|US brand name: Adderall|
|Generic name: dextroamphetamine and amphetamine|
side effects, dosage, how to take & discontinue, uses, pros & cons, and more
Table of Contents (hide)
- 1. Other brand names & branded generic names1
- 2. FDA Approved Uses of Adderall XR (dextroamphetamine and amphetamine)
- 3. FDA Approved Uses of Immediate-Release Adderall (dextroamphetamine and amphetamine)
- 4. Off-Label Uses of Adderall
- 5. Adderall’s pros and cons
- 6. Adderall’s Side Effects
- 7. Interesting Stuff Your Doctor Probably Won’t Tell You about Adderall
- 8. Adderall’s Dosage and How to Take Adderall
- 9. How Long Adderall Takes to Work
- 10. How to Stop Taking Adderall
- 11. Adderall’s Half-Life & Average Time to Clear Out of Your System
- 12. Days to Reach a Steady State
- 13. How Adderall Works
- 14. Shelf-Life
- 15. Comments
- 16. Adderall Ratings, Reviews, & Other Sites of Interest
- 17. References
Other Forms: Extended-release Adderall-XR, which is the default for Adderall these days. The immediate-release form is still available as both brand and generic.
1. Other brand names & branded generic names1
I think there are more generic names for Adderall than all the transliterated crazy med generics in Finland. The only reason I use dextroamphetamine and amphetamine is because it’s the shortest with any form of precision.
2. FDA Approved Uses of Adderall XR (dextroamphetamine and amphetamine)
- Attention Deficit Hyperactivity Disorder in adults and children age 6 and older.
- Attention Deficit Hyperactivity Disorder in children age 6 and older, but not adults.
4. Off-Label Uses of Adderall
- Countering the cognitive side effects of AEDs and Antipsychotics.
- Non-fluent aphasia
- OCD, which surprises me. You’d think Adderall would make OCD a billion times worse.
- A tried and true way to treat ADD/ADHD and narcolepsy.
- The go-to med for severe ADHD.
- Because it’s an amphetamine it has a low side effect profile.
- Those triplicate prescriptions are a pain in the ass to deal with.
- If you have any history of drug abuse, the odds are you’ll never get an Adderall prescription no matter how much you’ve cleaned up your act and how helpful it will be to you.
- Because it’s an amphetamine it might be a little too much fun to use for some people.
The usual for stimulants:
- dry mouth
- weight loss
- heart palpitations
- raised blood pressure
Generally everything clears up after a couple weeks except the constipation, weight loss, increased blood pressure and increased libido. So unless you have blood pressure issues and/or real problems with being too thin and/or too horny already I’m sure you can live with the typical side effects.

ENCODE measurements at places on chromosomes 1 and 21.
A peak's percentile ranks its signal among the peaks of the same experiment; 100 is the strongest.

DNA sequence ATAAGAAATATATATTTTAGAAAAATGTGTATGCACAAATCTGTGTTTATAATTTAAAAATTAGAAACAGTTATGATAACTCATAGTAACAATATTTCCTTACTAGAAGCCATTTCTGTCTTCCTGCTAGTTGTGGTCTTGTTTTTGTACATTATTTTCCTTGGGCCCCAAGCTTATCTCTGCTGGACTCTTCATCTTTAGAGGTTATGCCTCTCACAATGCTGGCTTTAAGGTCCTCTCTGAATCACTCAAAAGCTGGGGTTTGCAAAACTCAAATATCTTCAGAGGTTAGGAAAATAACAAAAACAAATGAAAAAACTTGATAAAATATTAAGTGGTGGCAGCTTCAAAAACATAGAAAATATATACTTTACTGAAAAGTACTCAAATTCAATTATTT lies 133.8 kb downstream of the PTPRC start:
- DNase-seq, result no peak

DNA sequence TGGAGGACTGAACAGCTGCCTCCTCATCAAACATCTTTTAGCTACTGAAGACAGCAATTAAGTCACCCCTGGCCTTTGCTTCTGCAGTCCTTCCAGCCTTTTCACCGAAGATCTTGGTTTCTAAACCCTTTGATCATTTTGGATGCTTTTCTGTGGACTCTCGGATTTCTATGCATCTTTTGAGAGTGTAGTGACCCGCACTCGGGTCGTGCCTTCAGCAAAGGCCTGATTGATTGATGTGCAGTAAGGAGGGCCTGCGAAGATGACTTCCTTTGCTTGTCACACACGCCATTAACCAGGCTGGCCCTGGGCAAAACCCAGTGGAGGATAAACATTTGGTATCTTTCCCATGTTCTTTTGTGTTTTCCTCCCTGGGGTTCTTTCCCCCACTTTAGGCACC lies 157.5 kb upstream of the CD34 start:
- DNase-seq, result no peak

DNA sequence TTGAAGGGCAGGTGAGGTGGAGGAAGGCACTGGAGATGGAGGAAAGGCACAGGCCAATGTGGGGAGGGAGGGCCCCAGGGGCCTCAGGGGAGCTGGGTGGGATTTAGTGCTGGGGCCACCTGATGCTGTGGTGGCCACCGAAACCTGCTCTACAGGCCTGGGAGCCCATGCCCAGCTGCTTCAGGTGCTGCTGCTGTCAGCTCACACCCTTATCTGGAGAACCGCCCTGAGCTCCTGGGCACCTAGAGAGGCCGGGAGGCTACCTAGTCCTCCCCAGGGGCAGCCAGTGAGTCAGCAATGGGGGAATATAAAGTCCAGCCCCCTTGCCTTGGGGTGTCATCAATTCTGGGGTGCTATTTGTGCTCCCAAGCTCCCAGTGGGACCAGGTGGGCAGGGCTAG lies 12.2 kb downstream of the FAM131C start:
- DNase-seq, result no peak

Triggering a manic reaction. More often than not this happens when someone is misdiagnosed as only having ADD/ADHD when they are also bipolar. For the longest time you couldn’t find “manic reaction” as a side effect anywhere in the PI sheet, just every symptom of mania listed instead. Apparently someone else noticed that great CYA (Cover Your Ass) move by Shire and complained to the right people. Shire now recommends screening for bipolar disorder. About time they did the right thing.
Other not-so-common side effects are:
- general exacerbation or unmasking of Tourette’s or similar syndromes
- screwing with your menstrual cycle
Amphetamines don’t have much in the way of side effects, let alone freaky rare side effects. The closest thing I can find is the combination of increased libido and impotence, which you can also get from Wellbutrin.
- Lithium prevents Adderall from working. Giving lithium carbonate to lab rats who were jacked up on amphetamines and watching them mellow out is how scientists back in the 1970s confirmed that lithium probably does work for bipolar disorder.
- Mixing booze and Adderall, or any stimulant, is a really bad idea. Not only do you increase the chances of having a seizure of some kind (even if you’ve never had one before), but you just don’t feel quite so drunk. So you have another. And another. And another. Until you’re a lot thinker than you’re drunk, and still insist on driving home, what do you mean it’s not your car?
- Your doctor, or at least your pharmacist should tell you not to wash down your Adderall with orange juice or any other fruit juices. Those severely lower the absorption of amphetamines. You can drink fruit juice at other times of the day, just not around when you’re taking your speed.
- The same goes for vitamin C supplements
- On the flip side, you need to avoid taking antacids at the same time as Adderall, as that can cause you to wind up getting more than you expected.